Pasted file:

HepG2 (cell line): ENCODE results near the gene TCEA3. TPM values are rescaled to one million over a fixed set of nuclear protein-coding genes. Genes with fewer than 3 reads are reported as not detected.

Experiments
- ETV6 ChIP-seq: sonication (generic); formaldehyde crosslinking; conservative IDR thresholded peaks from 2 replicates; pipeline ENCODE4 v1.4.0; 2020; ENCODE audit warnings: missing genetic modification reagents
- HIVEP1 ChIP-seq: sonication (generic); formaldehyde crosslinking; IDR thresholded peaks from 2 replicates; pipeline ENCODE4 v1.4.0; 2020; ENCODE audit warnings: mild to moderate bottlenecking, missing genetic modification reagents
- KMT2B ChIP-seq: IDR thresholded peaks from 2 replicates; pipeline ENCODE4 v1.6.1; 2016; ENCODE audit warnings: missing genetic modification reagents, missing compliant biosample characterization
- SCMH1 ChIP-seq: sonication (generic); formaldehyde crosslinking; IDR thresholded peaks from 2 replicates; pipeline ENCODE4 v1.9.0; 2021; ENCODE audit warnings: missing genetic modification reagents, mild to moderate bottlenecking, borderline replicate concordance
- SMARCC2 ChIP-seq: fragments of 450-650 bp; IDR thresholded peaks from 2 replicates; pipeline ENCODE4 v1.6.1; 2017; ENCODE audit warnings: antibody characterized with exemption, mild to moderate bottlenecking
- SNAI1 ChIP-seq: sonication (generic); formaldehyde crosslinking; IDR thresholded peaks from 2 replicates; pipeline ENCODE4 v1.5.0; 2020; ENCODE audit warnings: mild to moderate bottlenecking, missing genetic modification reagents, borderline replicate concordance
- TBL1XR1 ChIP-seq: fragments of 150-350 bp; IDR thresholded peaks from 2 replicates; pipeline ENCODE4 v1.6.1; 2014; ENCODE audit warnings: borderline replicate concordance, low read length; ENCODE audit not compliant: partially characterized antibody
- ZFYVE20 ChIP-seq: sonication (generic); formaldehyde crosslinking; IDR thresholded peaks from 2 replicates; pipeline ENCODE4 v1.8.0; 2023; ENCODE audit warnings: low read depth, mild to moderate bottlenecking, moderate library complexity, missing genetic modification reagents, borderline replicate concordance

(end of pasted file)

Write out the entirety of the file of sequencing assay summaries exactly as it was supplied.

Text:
HepG2 (cell line): ENCODE results near the gene TCEA3. TPM values are rescaled to one million over a fixed set of nuclear protein-coding genes. Genes with fewer than 3 reads are reported as not detected.

Experiments
- ETV6 ChIP-seq: sonication (generic); formaldehyde crosslinking; conservative IDR thresholded peaks from 2 replicates; pipeline ENCODE4 v1.4.0; 2020; ENCODE audit warnings: missing genetic modification reagents
- HIVEP1 ChIP-seq: sonication (generic); formaldehyde crosslinking; IDR thresholded peaks from 2 replicates; pipeline ENCODE4 v1.4.0; 2020; ENCODE audit warnings: mild to moderate bottlenecking, missing genetic modification reagents
- KMT2B ChIP-seq: IDR thresholded peaks from 2 replicates; pipeline ENCODE4 v1.6.1; 2016; ENCODE audit warnings: missing genetic modification reagents, missing compliant biosample characterization
- SCMH1 ChIP-seq: sonication (generic); formaldehyde crosslinking; IDR thresholded peaks from 2 replicates; pipeline ENCODE4 v1.9.0; 2021; ENCODE audit warnings: missing genetic modification reagents, mild to moderate bottlenecking, borderline replicate concordance
- SMARCC2 ChIP-seq: fragments of 450-650 bp; IDR thresholded peaks from 2 replicates; pipeline ENCODE4 v1.6.1; 2017; ENCODE audit warnings: antibody characterized with exemption, mild to moderate bottlenecking
- SNAI1 ChIP-seq: sonication (generic); formaldehyde crosslinking; IDR thresholded peaks from 2 replicates; pipeline ENCODE4 v1.5.0; 2020; ENCODE audit warnings: mild to moderate bottlenecking, missing genetic modification reagents, borderline replicate concordance
- TBL1XR1 ChIP-seq: fragments of 150-350 bp; IDR thresholded peaks from 2 replicates; pipeline ENCODE4 v1.6.1; 2014; ENCODE audit warnings: borderline replicate concordance, low read length; ENCODE audit not compliant: partially characterized antibody
- ZFYVE20 ChIP-seq: sonication (generic); formaldehyde crosslinking; IDR thresholded peaks from 2 replicates; pipeline ENCODE4 v1.8.0; 2023; ENCODE audit warnings: low read depth, mild to moderate bottlenecking, moderate library complexity, missing genetic modification reagents, borderline replicate concordance